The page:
The transformation of Edgefield is underway.
Jeff and I had a hugely productive long weekend in which we cleaned out, dug up, pruned and dismantled the last vestiges of my vegetable garden to make way for the driveway to the new house, which will be built down the northern boundary of the block. The reticulation system I’d only installed last year at great cost and effort all had to go. All that’s left now in my patch is a completely denuded Loquat tree awaiting transplanting and the ever-amazing Ladyfinger bananas which we’ll leave for the enjoyment of the eventual tenants of this house. Two large bunches of bananas, which weren’t far off ripening, collapsed under their own weight and we had to chop them down. But we’ve hung them under the verandah as they should hopefully ripen up ok. The first bunch we had was so incredibly creamy and sweet that we can’t wait to devour this next lot.
So with the vegetable garden readied for the bulldozers it was down to the back block with sledgehammer in hand to demolish the rickety old pump house over the well. We salvaged a lot of the materials and will reuse the sheet metal and the Jarrah floorboards to make raised vegie beds or some such thing.
We left the building’s frame for demolition by our very friendly (and most importantly, very useful) neighbour, Tony Simpson, who rolled his excavator and Bobcat over the back fence just after 8.00am this morning to begin knocking down infrastructure and digging some very large holes, namely for the ATU (septic system).
I guess that brings me to Edgefield’s water strategy, which has been the most incredibly labour-intensive, confusing, expensive, frustrating, lengthy research project I’ve ever undertaken. Without going into all the details, the final decisions we’ve made, with a view to becoming as close to sustainable in water as we can, are these:
- Install a Fuji ATU Blackwater Treatment System which will treat all the water from the entire house to a potable standard and will keep our large lawn green all year round, guilt-free. ($14,850)
- Plan A: Utilise the existing wells (as we discovered after demolishing the pump house, there are in fact two wells), install a new submersible vortex pump and pipework leading up to the northern boundary to a holding tank ($1,760)
- Install a new 23,000L poly holding tank with another pump to pump the water out through the future reticulation system ($2,850 not including pump or retic)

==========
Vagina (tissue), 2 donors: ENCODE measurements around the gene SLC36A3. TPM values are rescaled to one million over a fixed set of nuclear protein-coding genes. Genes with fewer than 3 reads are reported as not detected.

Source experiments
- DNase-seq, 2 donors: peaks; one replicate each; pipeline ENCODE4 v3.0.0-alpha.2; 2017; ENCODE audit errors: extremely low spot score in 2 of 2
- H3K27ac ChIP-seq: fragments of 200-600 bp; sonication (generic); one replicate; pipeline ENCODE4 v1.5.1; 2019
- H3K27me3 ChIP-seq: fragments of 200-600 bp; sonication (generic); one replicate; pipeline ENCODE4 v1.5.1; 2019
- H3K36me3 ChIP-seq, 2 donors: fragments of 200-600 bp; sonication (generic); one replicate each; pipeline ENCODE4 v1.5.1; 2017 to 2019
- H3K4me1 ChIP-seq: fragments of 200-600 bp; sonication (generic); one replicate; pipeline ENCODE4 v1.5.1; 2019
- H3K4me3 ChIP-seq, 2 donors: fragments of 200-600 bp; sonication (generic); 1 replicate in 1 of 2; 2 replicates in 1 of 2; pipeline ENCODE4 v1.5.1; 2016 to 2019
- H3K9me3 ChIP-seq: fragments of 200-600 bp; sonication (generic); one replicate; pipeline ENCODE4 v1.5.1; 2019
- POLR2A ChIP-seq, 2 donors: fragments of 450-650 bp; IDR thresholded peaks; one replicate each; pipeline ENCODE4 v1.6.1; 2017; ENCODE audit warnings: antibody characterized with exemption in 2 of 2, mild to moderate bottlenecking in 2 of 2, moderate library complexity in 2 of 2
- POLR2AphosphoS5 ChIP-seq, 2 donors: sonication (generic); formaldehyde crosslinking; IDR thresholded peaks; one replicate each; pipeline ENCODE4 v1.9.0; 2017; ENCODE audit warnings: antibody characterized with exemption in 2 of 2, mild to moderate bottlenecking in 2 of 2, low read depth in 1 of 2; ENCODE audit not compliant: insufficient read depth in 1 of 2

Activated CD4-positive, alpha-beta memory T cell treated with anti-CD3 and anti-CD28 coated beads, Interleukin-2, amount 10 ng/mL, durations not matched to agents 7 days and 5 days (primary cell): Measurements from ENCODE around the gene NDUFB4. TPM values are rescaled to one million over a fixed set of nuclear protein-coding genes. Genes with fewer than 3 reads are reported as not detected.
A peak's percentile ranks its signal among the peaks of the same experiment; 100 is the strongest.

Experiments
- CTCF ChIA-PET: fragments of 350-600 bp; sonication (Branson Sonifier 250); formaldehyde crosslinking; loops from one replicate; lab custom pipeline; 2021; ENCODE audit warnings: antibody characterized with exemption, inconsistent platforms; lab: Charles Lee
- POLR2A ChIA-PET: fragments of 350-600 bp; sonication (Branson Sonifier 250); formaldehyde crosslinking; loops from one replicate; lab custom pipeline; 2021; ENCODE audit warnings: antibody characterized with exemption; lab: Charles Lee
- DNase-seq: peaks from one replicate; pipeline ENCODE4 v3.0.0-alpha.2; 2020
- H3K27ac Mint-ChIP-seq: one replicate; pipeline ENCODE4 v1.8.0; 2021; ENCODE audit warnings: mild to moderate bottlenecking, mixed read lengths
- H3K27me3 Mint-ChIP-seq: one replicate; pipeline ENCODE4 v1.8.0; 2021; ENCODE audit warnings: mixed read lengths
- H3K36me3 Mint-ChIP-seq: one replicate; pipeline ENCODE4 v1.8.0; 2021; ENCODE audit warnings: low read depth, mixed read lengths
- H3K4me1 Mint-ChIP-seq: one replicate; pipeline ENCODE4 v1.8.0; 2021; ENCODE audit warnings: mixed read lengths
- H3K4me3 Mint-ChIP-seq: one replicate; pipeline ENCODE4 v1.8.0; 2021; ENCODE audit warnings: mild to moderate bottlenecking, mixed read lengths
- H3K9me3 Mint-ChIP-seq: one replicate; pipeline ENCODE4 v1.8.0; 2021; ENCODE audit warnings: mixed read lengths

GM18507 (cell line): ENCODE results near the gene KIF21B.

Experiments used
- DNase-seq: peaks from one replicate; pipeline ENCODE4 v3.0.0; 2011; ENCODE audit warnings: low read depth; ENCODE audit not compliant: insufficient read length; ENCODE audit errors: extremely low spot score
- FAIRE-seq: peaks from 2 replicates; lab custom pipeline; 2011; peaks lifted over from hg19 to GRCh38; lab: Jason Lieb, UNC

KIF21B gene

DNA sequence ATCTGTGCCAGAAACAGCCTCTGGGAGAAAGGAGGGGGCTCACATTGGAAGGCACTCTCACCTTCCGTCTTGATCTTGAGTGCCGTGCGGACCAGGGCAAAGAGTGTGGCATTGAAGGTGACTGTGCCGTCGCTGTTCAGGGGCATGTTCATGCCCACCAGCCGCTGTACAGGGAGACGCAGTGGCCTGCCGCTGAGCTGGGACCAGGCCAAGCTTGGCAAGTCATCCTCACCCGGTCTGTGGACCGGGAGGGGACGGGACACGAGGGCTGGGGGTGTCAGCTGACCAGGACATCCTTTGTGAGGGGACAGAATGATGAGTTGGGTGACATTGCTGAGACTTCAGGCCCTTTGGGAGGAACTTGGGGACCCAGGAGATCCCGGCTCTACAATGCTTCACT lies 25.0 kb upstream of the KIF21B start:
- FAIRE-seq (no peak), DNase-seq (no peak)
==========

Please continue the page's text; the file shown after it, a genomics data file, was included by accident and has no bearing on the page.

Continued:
- Install a new Magnetic Water Conditioning device which will (please God) be the answer to my prayers and solve our terrible water quality which is salty, full of iron and acidic, and would currently kill any plant that it touched. ($2,310)
- Install a 29,000L steel liner rainwater tank plumbed into the house for all household water use including drinking water. ($4,700)
All this doesn’t include a scrap of reticulation for what will be an extensive garden. Needless to say, it’s a ridiculously expensive exercise and I have laid awake at night stressing over it and wondering if any garden is worth it and if maybe something is trying to tell me to leave it be.
Plan B: is a bore (unsuccessful = $2,700, successful = min. $3,300). The volume of water from the wells is a complete unknown and we may well discover that after pumping them out a few times, it simply dries up. Problem is, a bore is a complete crapshoot. There is no way of knowing if you’re going to get a successful bore, i.e. find water, and even if you do, the likelihood of it being poor quality, given the test results from the well water, is high. The bore driller guaranteed me that the further he went down, the saltier it’d get. So both Plan A and B rely on this magnetic water conditioner which from the research I’ve done is lauded in some circles and considered complete and utter bullshit in others. The science is woo woo at best. But to be honest, I’m desperate and have no other option. So i’m gonna give it a crack and hope like hell it works otherwise I’ve just dropped a very large bag of money down a metaphorical well.
Ross Mars from Water Installations (and my former Permaculture teacher) was also on site today ripping out the extensive mains water pipework, 12 solenoids and programmer which he only installed last year (ugh). Unfortunately it lies directly in the path of the new driveway so we had no choice but to rip it out. But that’s all done and dusted now too with a temporary water line set up until Water Corp put in a completely new one for the house.
Tony’s work included:
- demolishing the pump house
- pulling out all the stumps of trees and bushes Jeff had chainsawed off over the weekend
- pushing over the grape arbour
- digging the 2.5m deep, 3m wide hole for the ATU
- knocking down various fences and gates
I’ve got tree loppers coming tomorrow to give me a quote on removing a few trees that are unfortunately in the way. And hopefully the builder might show up with the earthmoving guys to walk the block and book in a date to get started. Cross fingers.
We are very excited about the house. Stressed about the tight budget. Frustrated (already) by the builder’s lack of communication skills and we haven’t even officially signed contracts with him yet.
But it feels like we’ve wiped a giant slate clean and are ready to paint a masterpiece. Here goes.